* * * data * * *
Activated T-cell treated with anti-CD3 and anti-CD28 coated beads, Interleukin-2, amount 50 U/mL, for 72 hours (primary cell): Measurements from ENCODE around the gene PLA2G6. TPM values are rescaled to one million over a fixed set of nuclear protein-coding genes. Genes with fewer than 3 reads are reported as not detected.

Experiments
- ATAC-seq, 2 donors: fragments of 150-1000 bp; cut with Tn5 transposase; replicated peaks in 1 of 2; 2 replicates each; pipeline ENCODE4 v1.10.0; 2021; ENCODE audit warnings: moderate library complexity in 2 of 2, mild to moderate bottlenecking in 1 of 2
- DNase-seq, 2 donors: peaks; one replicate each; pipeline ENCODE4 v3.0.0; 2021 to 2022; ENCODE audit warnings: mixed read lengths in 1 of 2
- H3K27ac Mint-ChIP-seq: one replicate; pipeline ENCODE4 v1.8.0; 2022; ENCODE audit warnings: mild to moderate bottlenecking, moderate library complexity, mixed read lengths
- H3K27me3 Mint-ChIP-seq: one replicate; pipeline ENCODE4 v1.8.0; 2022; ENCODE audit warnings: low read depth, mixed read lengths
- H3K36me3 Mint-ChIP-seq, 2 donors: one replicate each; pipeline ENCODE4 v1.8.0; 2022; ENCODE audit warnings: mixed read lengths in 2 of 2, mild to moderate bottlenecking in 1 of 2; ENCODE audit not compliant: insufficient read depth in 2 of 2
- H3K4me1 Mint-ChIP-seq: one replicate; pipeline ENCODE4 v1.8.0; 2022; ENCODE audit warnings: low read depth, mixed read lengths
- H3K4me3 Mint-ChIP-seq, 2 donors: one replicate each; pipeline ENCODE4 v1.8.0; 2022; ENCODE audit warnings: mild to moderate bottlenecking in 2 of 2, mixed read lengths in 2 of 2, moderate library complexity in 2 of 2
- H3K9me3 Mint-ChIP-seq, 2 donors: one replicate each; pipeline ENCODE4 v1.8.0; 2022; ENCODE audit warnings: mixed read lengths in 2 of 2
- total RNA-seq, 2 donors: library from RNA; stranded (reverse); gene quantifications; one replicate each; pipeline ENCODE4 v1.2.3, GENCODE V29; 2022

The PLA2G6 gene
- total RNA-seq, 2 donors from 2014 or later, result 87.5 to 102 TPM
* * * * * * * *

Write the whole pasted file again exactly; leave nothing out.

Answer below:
Activated T-cell treated with anti-CD3 and anti-CD28 coated beads, Interleukin-2, amount 50 U/mL, for 72 hours (primary cell): Measurements from ENCODE around the gene PLA2G6. TPM values are rescaled to one million over a fixed set of nuclear protein-coding genes. Genes with fewer than 3 reads are reported as not detected.

Experiments
- ATAC-seq, 2 donors: fragments of 150-1000 bp; cut with Tn5 transposase; replicated peaks in 1 of 2; 2 replicates each; pipeline ENCODE4 v1.10.0; 2021; ENCODE audit warnings: moderate library complexity in 2 of 2, mild to moderate bottlenecking in 1 of 2
- DNase-seq, 2 donors: peaks; one replicate each; pipeline ENCODE4 v3.0.0; 2021 to 2022; ENCODE audit warnings: mixed read lengths in 1 of 2
- H3K27ac Mint-ChIP-seq: one replicate; pipeline ENCODE4 v1.8.0; 2022; ENCODE audit warnings: mild to moderate bottlenecking, moderate library complexity, mixed read lengths
- H3K27me3 Mint-ChIP-seq: one replicate; pipeline ENCODE4 v1.8.0; 2022; ENCODE audit warnings: low read depth, mixed read lengths
- H3K36me3 Mint-ChIP-seq, 2 donors: one replicate each; pipeline ENCODE4 v1.8.0; 2022; ENCODE audit warnings: mixed read lengths in 2 of 2, mild to moderate bottlenecking in 1 of 2; ENCODE audit not compliant: insufficient read depth in 2 of 2
- H3K4me1 Mint-ChIP-seq: one replicate; pipeline ENCODE4 v1.8.0; 2022; ENCODE audit warnings: low read depth, mixed read lengths
- H3K4me3 Mint-ChIP-seq, 2 donors: one replicate each; pipeline ENCODE4 v1.8.0; 2022; ENCODE audit warnings: mild to moderate bottlenecking in 2 of 2, mixed read lengths in 2 of 2, moderate library complexity in 2 of 2
- H3K9me3 Mint-ChIP-seq, 2 donors: one replicate each; pipeline ENCODE4 v1.8.0; 2022; ENCODE audit warnings: mixed read lengths in 2 of 2
- total RNA-seq, 2 donors: library from RNA; stranded (reverse); gene quantifications; one replicate each; pipeline ENCODE4 v1.2.3, GENCODE V29; 2022

The PLA2G6 gene
- total RNA-seq, 2 donors from 2014 or later, result 87.5 to 102 TPM